It was an orange kind of day in the old shop, the kind that burst with fizzing energy and enthusiasm. Tucked away in a quaint corner of Paris, it was not every day that Maria’s Antique Shop buzzed with so many visitors. The cramped aisles bordered with tall shelves were filled with people, little children and smiling adults showing each other trinkets. Maria herself was busy greeting guests, trying her best to answer their questions in her halting English. A fluent French, Italian and Spanish speaker, she still found it difficult to grasp this universal language.
“I beg your pardon?” she asked a blonde woman standing across from the counter.
“I just wanted to know which era these china cups came from,” the woman replied, pointing over at a box of teacups with her blood-red nail.
“Ah, those. They are from the English Royal family, from the... ah, I cannot remember her name... the old queen?”
“Victorian era?” prompted the blonde woman, and smiled as Maria nodded, “Wonderful. I think I will take them. Would you be able to wrap them securely? We’ve got a long way to go.”
“Of course, ma’am,” she replied, hoisting the box down from its shelf.
There were six cups, each as delicate and as beautiful as a rose in early bloom. The painted china was as thin as paper, translucent when brought up in sun light. She took out a roll of bubble-wrap and carefully covered each cup, securing it in place with a whole lot of sticky tape. Her fingers lingered on each handle and each rim as she packed them away, betraying her sadness at having to say farewell to one of her many precious. She had grown up loving each of the countless trinkets in her store, and it tugged at her heart to separate from her tea set.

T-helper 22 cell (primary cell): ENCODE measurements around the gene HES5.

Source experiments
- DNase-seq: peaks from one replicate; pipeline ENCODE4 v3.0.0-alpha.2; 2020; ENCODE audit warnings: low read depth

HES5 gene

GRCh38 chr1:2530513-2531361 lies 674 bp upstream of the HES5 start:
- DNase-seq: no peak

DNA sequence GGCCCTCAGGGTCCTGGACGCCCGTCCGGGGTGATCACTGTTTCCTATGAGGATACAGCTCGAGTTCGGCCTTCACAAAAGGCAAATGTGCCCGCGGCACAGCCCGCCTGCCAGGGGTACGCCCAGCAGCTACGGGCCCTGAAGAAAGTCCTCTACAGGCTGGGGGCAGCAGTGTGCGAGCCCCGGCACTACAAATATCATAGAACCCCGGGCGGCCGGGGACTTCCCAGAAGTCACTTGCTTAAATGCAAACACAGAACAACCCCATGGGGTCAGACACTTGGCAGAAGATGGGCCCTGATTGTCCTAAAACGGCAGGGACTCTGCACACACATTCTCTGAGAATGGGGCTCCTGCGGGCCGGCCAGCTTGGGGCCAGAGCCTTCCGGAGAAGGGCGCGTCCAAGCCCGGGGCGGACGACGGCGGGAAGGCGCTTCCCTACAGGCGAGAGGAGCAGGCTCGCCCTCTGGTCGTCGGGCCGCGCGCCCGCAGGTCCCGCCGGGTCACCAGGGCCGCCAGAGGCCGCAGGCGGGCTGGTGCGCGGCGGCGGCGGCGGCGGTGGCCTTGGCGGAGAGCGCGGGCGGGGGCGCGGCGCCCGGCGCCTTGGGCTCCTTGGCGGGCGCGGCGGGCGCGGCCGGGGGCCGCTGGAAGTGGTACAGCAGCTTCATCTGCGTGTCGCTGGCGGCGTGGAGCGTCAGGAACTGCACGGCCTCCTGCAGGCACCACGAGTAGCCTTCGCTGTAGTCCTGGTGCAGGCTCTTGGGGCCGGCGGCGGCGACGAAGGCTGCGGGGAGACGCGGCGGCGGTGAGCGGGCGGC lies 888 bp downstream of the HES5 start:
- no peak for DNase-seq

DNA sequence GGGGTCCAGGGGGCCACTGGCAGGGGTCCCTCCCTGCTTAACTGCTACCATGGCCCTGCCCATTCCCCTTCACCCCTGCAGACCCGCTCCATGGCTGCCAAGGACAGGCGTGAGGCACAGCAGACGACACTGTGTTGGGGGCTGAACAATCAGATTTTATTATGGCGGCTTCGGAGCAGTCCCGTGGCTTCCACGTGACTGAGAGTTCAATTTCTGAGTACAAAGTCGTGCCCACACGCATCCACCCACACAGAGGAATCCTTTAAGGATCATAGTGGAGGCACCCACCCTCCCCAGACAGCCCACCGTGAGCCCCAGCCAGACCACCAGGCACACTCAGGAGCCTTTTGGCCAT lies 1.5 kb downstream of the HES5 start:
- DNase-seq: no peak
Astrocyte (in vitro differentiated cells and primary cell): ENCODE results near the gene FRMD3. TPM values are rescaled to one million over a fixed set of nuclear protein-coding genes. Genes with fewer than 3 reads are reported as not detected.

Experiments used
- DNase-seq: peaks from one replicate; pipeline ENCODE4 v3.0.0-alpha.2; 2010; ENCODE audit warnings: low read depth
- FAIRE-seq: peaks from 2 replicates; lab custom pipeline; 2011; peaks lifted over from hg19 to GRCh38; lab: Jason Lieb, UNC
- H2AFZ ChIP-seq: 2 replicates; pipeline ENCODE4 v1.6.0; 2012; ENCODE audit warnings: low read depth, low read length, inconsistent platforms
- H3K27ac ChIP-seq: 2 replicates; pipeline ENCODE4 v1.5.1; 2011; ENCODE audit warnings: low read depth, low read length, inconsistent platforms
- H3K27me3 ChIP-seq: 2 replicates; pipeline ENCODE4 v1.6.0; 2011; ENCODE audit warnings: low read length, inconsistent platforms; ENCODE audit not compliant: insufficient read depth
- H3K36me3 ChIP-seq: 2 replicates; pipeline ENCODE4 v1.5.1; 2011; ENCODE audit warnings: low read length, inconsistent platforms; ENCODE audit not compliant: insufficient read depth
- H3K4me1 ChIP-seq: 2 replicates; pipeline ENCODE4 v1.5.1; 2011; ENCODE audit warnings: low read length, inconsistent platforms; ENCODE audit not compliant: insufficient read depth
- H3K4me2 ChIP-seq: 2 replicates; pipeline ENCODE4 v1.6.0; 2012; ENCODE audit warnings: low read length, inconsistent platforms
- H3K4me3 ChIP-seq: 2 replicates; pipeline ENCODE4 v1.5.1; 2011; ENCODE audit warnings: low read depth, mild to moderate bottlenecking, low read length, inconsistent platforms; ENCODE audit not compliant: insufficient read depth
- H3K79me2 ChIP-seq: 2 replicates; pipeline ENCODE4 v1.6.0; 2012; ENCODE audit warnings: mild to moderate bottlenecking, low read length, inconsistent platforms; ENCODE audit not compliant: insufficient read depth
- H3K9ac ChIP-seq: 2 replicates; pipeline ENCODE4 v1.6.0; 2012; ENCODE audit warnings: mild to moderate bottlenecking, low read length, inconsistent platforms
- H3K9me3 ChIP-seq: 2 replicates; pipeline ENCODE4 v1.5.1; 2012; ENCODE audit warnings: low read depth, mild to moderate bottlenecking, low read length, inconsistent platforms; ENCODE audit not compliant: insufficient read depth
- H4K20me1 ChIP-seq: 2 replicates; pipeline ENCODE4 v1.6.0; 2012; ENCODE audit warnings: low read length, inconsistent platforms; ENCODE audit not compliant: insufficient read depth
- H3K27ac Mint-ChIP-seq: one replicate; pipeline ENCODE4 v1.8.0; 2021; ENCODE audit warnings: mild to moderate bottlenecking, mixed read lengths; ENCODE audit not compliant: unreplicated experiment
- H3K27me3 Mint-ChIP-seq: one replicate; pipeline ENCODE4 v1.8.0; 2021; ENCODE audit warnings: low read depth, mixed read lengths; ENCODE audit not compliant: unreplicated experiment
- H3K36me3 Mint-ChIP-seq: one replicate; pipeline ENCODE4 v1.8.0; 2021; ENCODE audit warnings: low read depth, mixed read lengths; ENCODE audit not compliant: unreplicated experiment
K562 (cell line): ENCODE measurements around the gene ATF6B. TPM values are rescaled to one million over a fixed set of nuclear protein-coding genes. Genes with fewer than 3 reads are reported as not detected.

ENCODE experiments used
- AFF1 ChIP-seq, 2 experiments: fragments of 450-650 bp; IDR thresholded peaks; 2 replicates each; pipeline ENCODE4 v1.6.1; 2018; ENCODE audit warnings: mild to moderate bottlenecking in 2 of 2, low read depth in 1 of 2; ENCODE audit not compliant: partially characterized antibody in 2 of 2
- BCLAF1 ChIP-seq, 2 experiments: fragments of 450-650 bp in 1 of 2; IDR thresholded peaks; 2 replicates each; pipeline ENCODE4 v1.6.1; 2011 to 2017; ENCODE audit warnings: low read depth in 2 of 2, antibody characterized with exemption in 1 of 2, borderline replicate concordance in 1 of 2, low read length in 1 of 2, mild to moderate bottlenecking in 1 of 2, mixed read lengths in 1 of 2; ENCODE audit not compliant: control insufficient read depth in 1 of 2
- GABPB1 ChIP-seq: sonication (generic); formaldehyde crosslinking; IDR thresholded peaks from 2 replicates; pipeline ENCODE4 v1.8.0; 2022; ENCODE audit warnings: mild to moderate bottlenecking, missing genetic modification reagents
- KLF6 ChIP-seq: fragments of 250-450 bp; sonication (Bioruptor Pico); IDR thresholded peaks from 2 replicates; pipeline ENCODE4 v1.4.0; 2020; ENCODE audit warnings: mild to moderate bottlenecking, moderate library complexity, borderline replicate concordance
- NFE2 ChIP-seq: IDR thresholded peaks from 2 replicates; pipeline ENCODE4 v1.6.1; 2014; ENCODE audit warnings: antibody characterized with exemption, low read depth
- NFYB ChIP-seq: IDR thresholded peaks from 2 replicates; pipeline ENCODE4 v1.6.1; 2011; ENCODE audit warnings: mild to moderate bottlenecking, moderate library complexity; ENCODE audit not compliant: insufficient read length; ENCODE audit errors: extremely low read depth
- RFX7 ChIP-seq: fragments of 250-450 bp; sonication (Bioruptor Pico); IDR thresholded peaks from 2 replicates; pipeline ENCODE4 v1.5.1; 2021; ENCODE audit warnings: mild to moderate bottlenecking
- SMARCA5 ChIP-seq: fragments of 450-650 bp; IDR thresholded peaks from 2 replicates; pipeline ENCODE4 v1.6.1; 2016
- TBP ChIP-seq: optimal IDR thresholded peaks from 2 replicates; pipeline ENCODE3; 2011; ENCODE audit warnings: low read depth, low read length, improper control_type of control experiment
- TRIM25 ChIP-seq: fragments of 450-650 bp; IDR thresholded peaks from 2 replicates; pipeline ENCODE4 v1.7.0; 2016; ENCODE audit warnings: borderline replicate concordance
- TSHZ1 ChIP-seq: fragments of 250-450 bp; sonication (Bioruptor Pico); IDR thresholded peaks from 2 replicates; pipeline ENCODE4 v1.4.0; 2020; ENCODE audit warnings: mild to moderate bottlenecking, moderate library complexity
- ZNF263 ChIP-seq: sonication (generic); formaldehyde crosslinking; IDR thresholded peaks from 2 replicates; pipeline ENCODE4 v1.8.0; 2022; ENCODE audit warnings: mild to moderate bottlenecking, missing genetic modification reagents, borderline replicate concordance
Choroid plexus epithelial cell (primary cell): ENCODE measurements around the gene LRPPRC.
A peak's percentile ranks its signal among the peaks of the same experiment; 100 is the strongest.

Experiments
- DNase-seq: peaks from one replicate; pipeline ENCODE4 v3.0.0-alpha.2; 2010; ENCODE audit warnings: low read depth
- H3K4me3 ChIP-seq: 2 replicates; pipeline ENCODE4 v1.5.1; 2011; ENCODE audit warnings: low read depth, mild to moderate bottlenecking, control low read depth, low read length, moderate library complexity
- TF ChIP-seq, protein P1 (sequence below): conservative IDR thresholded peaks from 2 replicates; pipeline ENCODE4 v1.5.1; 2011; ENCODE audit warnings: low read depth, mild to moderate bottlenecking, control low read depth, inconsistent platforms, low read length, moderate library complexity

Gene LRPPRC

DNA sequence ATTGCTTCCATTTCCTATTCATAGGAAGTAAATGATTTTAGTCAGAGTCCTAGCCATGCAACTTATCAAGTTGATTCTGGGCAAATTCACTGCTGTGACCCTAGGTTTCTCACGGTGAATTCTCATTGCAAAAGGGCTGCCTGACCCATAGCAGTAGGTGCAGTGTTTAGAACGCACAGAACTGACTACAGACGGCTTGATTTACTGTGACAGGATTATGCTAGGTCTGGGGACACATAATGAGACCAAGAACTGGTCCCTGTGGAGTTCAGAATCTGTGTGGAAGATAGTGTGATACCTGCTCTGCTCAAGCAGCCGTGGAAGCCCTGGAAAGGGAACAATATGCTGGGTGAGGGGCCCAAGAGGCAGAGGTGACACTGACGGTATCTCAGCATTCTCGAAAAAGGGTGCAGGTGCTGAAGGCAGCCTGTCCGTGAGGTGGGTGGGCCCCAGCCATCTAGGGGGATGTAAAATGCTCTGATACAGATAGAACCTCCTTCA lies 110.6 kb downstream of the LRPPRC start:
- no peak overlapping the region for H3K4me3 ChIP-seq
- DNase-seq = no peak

“Maria, ma cherie, don’t be sad,” said a little voice from her left, “They are going to a good place, I can tell from that lady’s nice manners.”
“Oh Alix, I can’t help it,” she said in French, turning her face towards the little display cabinet beside her, “My Grandmam used to let me arrange them and sketched them when I was younger.”
“Now darling, be brave. Set that little cup down on the counter and look at me.”
She obeyed, releasing the half-wrapped cup and looking straight at the source of the voice. The painted black eyes of a china cat met her gaze, and its drawn whiskers twitched. She held out her hands and touched its smooth fur, running her fingers along the patterns of yellow flowers on its body like she used to as a child. The china cat let out a tinkling purr, a joyful noise not unlike the clinking of cups.
“Maria, my dear, your grandmother would’ve told you to let them go,” said the little cat in a wise voice, a voice that very much reminded Maria of her Grandmam, “I know they are memories, but there are other ways to remember her than through those.”
Memories, she was bursting with memories. That was what her shop was really selling, little snippets of memories and love rather than what some called useless junk. From the chessboard to the silver spoons, from those teacups to her beloved Alix, she was surrounded with reminders of who she was. And even when everything’s gone, when the last item’s no longer around, she would still be rich with reminiscences. Putting the last cup in its place, she closed the lid and pushed her box across the counter.